You can teach any dog how to free stack using this method, I prefer working
with younger puppies, but I have found great success using this method on
older adolescents and adults. The one thing about dogs, is they live to
please, so once you figure out what it is you want them to learn, and you
are quick to give them praise, you will find success.
I will try to add a few pictures in the future.
I start with the front legs, the back legs seem to follow suit. I used my
background in halter and showmanship showing with horses as my guidance and
watching many of the dogs in the group rings as my inspiration...
This is what I do - start with hand stacking the dog. Once the dog has
all of his feet in the proper position, I say the 1st keyword (stack, stand,
stay...whatever). The dog will learn that the first keyword means to place
all of the feet in this particular place. Then add in the 2nd keyword (wait,
watch...whatever) to get the dog to stay put and watch the bait (food or
toy)...start with 5 seconds and reward and extend to at least 30 seconds and
reward. The reward is for watching and staying in place. The longer the dog
does these the better, but start off slow and short.
Once the dog understands the stand and watch...then move on to the free
stack. I do this at feeding time...a few minutes each day..., with bait, no
collar, no lead, say the 1st keyword...(the stack, stand or stay)...the dog
may stop moving, but likely won't have the feet properly, using the bait
..say the 2nd keyword (watch, wait..) keep their attention on the bait,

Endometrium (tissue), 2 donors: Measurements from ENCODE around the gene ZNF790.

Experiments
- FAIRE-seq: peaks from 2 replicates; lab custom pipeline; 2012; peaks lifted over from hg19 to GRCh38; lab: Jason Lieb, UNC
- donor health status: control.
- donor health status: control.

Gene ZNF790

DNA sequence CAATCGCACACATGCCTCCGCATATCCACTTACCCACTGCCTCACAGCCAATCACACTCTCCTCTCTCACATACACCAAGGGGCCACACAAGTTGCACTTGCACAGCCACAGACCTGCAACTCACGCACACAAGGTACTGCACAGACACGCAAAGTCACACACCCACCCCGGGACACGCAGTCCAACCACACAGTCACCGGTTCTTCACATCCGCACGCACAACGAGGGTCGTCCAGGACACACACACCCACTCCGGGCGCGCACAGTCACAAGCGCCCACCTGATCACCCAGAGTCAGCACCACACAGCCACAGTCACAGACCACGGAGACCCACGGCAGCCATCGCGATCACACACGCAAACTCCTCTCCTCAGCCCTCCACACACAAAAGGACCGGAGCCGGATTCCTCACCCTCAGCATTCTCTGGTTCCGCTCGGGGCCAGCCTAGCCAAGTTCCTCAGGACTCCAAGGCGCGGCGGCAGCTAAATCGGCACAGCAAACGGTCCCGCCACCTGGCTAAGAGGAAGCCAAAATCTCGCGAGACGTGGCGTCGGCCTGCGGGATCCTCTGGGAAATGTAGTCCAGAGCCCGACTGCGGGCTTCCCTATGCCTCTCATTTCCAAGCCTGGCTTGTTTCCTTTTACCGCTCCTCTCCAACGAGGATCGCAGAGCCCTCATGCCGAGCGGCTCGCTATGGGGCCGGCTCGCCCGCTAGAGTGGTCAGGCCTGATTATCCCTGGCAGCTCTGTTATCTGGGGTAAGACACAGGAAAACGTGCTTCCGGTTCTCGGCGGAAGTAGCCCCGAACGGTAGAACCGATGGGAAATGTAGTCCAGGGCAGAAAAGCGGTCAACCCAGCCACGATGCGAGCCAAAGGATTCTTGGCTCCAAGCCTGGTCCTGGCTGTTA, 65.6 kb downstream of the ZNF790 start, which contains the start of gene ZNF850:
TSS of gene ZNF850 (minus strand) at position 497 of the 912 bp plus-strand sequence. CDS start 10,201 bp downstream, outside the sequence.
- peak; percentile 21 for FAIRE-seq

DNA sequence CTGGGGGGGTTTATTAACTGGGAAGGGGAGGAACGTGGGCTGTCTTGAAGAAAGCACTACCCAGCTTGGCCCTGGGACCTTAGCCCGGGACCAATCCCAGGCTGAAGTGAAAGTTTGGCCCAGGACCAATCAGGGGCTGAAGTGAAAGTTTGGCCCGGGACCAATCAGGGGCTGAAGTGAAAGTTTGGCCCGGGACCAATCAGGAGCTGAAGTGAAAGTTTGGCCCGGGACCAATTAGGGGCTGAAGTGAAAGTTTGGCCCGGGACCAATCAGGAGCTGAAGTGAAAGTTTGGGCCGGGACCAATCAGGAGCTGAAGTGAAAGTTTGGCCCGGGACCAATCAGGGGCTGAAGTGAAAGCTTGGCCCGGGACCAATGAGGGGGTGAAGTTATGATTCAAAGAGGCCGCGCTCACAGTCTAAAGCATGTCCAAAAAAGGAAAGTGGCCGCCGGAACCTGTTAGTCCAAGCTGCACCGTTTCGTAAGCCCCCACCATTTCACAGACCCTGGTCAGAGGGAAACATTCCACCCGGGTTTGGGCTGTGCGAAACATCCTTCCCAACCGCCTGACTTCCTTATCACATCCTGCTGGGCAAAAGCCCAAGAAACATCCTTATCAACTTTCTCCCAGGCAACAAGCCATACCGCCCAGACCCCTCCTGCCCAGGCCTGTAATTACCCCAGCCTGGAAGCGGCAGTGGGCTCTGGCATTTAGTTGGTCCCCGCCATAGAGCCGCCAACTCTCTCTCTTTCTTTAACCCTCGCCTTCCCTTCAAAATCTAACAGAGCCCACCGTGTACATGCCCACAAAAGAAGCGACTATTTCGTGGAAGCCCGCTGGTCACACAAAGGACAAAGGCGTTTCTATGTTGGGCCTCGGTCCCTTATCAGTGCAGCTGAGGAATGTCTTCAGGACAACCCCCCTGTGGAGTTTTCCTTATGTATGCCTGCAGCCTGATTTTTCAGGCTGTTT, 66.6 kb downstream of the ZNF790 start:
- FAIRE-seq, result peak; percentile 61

while you lean over and place the feet, reminding them of the 2nd keyword
(stay, stack, stand...)...stand erect, have the dog hold it for 5 seconds,
praise and reward...again building up to longer periods of time. In order to
teach them to move their feet themselves, you need to use the treat and your
body language (stepping into them for a back up, stepping away for step
forward, and using the treat left and right to move left and
right)...Essentially they are following the food in the direction you want
them to move...saying "step" to indicate a subtle foot movement.., obviously
they won't move the foot into the right place the first few times, but they
should be praised and rewarded for the attempt.
When you have multiple dogs you are trying to train...do one dog at a
time...once they get the idea, then bring them together...I make it a
"competition" between the dogs...whoever stacks faster (without
my manipulating the feet), gets the treat first....and then whoever holds it
longer gets the treat - gotta remind them to wait, stand, stay
(...whatever). Amazing how fast they will realize the competition...my
retired two males and my current bitch will be free stacking fools at dinner
time. I have also been doing obedience with my males, so now they have to do
sits, downs, and stand on commands (to their names only) - turns into a sort
of Simon Sez game - while the bitch must hold a free stack during their
"exercises"....works great in my house, and my dogs look forward to their
meal time competitions.
The actual key that I have found is the hand stacking...the dog MUST
understand what is the correct positioning in the first place, the longer
they hold the stack the more the build muscle memory for the activity. I
DO NOT advocate stacking a puppy or an adult dog for 30 minutes... a
puppy should stack for a few seconds, building to a few minutes...really no
longer then 5 minutes at a time. Stacking blocks (see my links page for the
Happy Legs link) come in very handy for novice handlers, as you can rest
relatively assured that you will put their feet in the correct position
every time. The more times the dog is stacked the better end product you
will have...a dog that is happy and confident that this is their job.